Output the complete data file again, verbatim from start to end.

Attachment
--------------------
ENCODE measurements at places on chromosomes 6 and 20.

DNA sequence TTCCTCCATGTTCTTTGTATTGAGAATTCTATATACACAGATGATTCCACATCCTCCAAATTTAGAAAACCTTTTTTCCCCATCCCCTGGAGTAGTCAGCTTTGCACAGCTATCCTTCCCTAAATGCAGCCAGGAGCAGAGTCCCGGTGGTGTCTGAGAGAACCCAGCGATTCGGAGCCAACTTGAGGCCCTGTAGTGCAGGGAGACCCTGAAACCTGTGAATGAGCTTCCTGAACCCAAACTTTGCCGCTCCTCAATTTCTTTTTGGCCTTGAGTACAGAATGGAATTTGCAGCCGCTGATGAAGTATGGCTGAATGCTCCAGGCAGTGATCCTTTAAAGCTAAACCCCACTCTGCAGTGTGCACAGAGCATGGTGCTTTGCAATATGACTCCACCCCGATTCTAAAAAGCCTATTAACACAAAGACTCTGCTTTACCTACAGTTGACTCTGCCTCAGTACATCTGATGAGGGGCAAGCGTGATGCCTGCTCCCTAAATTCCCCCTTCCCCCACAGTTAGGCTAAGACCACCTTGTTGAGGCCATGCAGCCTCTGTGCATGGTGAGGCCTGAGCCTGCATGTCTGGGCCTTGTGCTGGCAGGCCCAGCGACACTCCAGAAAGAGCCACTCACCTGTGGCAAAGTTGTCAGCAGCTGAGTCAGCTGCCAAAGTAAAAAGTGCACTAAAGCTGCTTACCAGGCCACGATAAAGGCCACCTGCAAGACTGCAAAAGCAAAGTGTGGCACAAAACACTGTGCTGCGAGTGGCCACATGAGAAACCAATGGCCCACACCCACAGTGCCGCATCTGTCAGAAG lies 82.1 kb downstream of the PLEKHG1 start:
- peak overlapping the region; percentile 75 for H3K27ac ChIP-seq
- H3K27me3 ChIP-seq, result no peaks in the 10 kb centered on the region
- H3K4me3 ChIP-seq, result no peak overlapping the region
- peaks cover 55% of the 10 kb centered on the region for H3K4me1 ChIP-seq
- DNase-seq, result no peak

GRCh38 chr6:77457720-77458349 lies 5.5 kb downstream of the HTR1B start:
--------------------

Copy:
ENCODE measurements at places on chromosomes 6 and 20.

DNA sequence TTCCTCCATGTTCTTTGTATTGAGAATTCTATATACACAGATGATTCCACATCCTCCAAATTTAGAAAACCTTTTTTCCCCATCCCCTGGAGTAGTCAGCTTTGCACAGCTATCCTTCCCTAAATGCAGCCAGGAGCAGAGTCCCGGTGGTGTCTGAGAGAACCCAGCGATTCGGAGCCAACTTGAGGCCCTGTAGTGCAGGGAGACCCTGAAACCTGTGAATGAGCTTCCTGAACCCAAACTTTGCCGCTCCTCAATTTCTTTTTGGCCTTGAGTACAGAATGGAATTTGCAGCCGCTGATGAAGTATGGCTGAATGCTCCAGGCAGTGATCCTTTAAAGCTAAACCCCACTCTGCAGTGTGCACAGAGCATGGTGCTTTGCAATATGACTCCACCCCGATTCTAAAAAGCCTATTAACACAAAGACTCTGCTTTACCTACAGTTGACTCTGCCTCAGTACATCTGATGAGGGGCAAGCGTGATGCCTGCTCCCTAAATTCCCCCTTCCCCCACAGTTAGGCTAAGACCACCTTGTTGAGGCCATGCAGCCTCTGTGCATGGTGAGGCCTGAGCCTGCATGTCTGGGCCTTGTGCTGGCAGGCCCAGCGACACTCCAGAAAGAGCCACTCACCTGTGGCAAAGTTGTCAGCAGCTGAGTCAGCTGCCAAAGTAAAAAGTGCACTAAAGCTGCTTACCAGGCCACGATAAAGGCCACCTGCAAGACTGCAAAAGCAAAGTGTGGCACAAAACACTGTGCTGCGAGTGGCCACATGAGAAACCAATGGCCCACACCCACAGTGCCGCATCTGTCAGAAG lies 82.1 kb downstream of the PLEKHG1 start:
- peak overlapping the region; percentile 75 for H3K27ac ChIP-seq
- H3K27me3 ChIP-seq, result no peaks in the 10 kb centered on the region
- H3K4me3 ChIP-seq, result no peak overlapping the region
- peaks cover 55% of the 10 kb centered on the region for H3K4me1 ChIP-seq
- DNase-seq, result no peak

GRCh38 chr6:77457720-77458349 lies 5.5 kb downstream of the HTR1B start: